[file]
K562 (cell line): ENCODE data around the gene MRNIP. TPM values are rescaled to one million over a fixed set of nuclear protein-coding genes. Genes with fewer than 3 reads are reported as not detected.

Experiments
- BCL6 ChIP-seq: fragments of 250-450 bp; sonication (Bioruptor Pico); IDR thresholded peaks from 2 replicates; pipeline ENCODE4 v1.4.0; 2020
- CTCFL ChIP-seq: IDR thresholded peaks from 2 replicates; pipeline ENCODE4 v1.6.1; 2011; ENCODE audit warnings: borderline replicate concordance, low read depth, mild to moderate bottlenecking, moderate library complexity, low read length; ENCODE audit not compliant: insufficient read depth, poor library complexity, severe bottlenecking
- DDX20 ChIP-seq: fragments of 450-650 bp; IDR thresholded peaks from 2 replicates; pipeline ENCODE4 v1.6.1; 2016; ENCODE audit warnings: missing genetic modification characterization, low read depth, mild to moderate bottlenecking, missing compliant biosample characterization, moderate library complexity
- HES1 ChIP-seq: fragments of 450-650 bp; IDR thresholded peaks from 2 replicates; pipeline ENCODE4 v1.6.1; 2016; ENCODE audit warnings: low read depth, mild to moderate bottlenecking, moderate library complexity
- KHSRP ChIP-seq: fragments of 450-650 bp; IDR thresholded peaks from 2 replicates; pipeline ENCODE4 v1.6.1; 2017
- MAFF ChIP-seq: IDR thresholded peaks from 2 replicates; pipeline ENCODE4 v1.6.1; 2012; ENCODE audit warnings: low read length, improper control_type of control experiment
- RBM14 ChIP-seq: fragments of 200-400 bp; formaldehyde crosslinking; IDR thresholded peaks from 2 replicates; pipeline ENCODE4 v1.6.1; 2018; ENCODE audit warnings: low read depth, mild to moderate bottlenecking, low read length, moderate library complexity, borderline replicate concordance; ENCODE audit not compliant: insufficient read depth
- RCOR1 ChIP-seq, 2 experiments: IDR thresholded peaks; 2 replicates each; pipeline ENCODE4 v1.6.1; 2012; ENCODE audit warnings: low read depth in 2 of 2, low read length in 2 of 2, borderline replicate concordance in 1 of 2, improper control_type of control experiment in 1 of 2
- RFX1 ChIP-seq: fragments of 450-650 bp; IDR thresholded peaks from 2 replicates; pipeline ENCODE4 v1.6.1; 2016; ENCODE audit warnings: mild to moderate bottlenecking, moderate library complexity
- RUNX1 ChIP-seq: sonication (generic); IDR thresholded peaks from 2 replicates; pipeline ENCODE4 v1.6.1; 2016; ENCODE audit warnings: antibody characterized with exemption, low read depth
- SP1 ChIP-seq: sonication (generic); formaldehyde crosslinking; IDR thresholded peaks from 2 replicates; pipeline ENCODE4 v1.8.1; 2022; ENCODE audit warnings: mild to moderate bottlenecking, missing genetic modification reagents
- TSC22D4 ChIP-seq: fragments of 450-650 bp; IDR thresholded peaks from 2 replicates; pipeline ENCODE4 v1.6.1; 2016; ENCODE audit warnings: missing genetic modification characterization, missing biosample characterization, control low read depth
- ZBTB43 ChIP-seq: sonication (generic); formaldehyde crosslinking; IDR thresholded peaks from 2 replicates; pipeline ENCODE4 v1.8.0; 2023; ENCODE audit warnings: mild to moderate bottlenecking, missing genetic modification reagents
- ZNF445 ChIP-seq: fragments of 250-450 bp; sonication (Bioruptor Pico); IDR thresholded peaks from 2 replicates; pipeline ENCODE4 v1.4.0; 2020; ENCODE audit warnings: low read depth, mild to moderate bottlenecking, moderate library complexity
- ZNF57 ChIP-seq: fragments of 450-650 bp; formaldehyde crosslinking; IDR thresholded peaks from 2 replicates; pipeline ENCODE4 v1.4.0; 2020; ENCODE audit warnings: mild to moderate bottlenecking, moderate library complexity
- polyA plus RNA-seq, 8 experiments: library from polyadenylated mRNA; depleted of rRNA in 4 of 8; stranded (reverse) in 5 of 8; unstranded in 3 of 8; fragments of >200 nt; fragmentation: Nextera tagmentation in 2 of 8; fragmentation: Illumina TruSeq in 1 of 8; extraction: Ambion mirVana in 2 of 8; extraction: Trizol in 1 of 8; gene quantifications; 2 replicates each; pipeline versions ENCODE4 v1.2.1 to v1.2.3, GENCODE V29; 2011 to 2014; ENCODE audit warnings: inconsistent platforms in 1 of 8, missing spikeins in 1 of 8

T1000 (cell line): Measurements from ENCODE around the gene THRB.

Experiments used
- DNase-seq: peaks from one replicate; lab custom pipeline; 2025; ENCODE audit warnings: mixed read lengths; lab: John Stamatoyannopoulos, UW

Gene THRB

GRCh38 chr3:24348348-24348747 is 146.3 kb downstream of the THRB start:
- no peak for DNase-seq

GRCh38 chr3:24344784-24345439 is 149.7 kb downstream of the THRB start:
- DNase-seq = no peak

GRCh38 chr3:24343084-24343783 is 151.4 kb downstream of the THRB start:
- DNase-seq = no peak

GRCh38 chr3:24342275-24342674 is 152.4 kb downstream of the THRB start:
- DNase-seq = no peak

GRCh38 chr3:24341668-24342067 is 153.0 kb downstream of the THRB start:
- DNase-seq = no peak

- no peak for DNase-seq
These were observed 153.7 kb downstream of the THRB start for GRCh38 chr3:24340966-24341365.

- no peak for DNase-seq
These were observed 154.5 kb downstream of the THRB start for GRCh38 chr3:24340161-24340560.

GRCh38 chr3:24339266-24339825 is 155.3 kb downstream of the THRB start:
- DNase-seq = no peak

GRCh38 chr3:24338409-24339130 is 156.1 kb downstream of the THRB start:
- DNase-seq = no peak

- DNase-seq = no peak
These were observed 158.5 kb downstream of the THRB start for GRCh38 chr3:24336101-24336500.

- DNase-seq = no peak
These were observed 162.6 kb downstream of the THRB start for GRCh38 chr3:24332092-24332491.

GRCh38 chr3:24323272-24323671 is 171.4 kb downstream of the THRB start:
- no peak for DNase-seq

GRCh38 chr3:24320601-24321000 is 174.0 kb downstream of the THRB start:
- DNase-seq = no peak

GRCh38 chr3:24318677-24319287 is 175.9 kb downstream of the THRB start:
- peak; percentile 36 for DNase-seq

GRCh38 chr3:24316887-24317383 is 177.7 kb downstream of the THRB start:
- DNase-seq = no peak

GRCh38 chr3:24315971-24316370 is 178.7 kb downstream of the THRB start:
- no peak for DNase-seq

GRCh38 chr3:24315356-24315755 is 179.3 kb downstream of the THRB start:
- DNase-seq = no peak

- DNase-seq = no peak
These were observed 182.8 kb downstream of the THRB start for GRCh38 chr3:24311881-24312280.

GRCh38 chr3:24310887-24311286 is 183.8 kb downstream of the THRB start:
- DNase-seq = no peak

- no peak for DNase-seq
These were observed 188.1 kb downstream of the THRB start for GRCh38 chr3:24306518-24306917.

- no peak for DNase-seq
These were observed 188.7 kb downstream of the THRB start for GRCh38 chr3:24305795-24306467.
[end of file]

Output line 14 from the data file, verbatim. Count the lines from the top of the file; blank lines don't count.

- TSC22D4 ChIP-seq: fragments of 450-650 bp; IDR thresholded peaks from 2 replicates; pipeline ENCODE4 v1.6.1; 2016; ENCODE audit warnings: missing genetic modification characterization, missing biosample characterization, control low read depth